Rabbits with amazing voices

Watership down is both a novel and a film that I’ve never experienced before in my life. I know of its existence and generally what it was about but this new Netflix/BBC adaption of the novel is completely brand new to me. To me, this adaption of Watership Down is fresh and traumatizing enough to be memorable for a while to come. It is, however, an adaption that takes time to get used to but it also has an amazing voice cast.

Watership Down is a survival story which follows a colony of rabbits who flee their doomed warren (a word I just found out) to find a new home. Along the way the rabbits encounter dangers everywhere, especially from other warrens that might seem appealing but each has their own hidden secrets.

The main complaint that viewers, first two episodes just aired on BBC, have had so far is over the animation. Look, it isn’t Pixar and it isn’t even going to be Dreamworks so don’t get your hopes up too high. You should take the series for what it is, the animation does get better as the shows episodes pass and there is an aspect of it’s animation that suits in with the story it is trying to tell.

Watership Down is both a simple and layered story, one that will traumatize kids and make you think about your surrounding environment if you’re an adult. The animation in Watership Down is both simple, yet detailed at the same time. The large landscapes of the countryside may seem like a lack of animation and poor detail but they do go along way in pointing out that all the land you see that is empty is the land for these animals.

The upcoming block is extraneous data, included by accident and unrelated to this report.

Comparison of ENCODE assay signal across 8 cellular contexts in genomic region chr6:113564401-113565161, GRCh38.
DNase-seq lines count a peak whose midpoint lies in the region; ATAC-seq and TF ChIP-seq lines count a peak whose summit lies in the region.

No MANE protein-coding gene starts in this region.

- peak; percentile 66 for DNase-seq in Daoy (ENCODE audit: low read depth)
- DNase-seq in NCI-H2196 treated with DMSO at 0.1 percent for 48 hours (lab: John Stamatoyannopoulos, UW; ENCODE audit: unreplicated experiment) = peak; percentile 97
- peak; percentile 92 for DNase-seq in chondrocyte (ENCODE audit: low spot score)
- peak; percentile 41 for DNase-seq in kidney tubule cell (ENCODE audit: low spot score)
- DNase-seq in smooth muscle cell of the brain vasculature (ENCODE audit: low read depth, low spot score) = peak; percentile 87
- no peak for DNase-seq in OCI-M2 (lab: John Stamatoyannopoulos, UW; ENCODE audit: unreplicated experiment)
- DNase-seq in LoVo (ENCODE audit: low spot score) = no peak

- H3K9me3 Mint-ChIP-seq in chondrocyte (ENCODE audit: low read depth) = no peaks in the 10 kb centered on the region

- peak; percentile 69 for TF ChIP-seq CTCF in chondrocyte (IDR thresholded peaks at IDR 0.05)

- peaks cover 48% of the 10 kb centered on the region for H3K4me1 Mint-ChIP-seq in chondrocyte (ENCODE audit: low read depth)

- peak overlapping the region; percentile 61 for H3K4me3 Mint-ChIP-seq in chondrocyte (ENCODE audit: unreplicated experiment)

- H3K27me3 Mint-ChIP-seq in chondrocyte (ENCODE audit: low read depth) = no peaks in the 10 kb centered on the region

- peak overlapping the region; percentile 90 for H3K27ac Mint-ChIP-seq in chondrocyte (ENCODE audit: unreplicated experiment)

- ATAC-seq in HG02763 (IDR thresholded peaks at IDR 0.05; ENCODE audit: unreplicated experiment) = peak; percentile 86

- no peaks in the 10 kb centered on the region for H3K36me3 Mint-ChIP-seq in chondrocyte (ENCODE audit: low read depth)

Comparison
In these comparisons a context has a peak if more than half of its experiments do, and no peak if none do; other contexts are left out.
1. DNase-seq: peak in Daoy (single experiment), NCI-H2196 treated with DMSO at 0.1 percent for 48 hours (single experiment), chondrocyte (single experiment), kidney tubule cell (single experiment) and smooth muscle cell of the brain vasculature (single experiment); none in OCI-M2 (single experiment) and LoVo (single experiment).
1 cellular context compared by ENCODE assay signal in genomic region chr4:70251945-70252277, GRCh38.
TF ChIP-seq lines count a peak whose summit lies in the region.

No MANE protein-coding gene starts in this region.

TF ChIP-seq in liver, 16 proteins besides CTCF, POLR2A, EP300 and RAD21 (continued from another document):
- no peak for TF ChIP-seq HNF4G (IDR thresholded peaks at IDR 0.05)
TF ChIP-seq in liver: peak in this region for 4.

These animals, mainly the rabbits, are in constant peril because of other animals. They’re also in constant peril because of how humans are destroying their lands and invading their space. This means that rabbits have to find and build new warrens and slowly each warren will collide with each other, the same way humans fight for borders. Maybe I’m getting ahead of myself but the show has a good deep message that if listened too can really actually make you think a little. Its this reason as to why I don’t mind the not so stellar animation and prefer a little more story instead.

The voice cast is clearly the highlight of the show as Watership Down has managed to get the likes of James McAvoy, Gemma Arterton, John Boyega, Nicholas Hoult, Ben Kingsley and many more to help tell this tale. It is their great voice acting which helps you move past the animation and simply listen to the story being told before you. It would certainly make a good audiobook, that’s for sure.

Watership Down feels like a mini-series that you watch once, enjoy and think about it and then leave it alone. Its cast is memorable and its story is tightly written but it won’t overally excite you. I’ve enjoyed my time with Watership Down and I’m glad that I now know the story and have it’s ideals and messages in my head to think about. This Netflix and BBC adaption of the novel might traumatize your kids but its messages and feelings may live on with them. Watch it, learn from it and maybe you’ll find some appeal in the simple animation.

Score: 4/5

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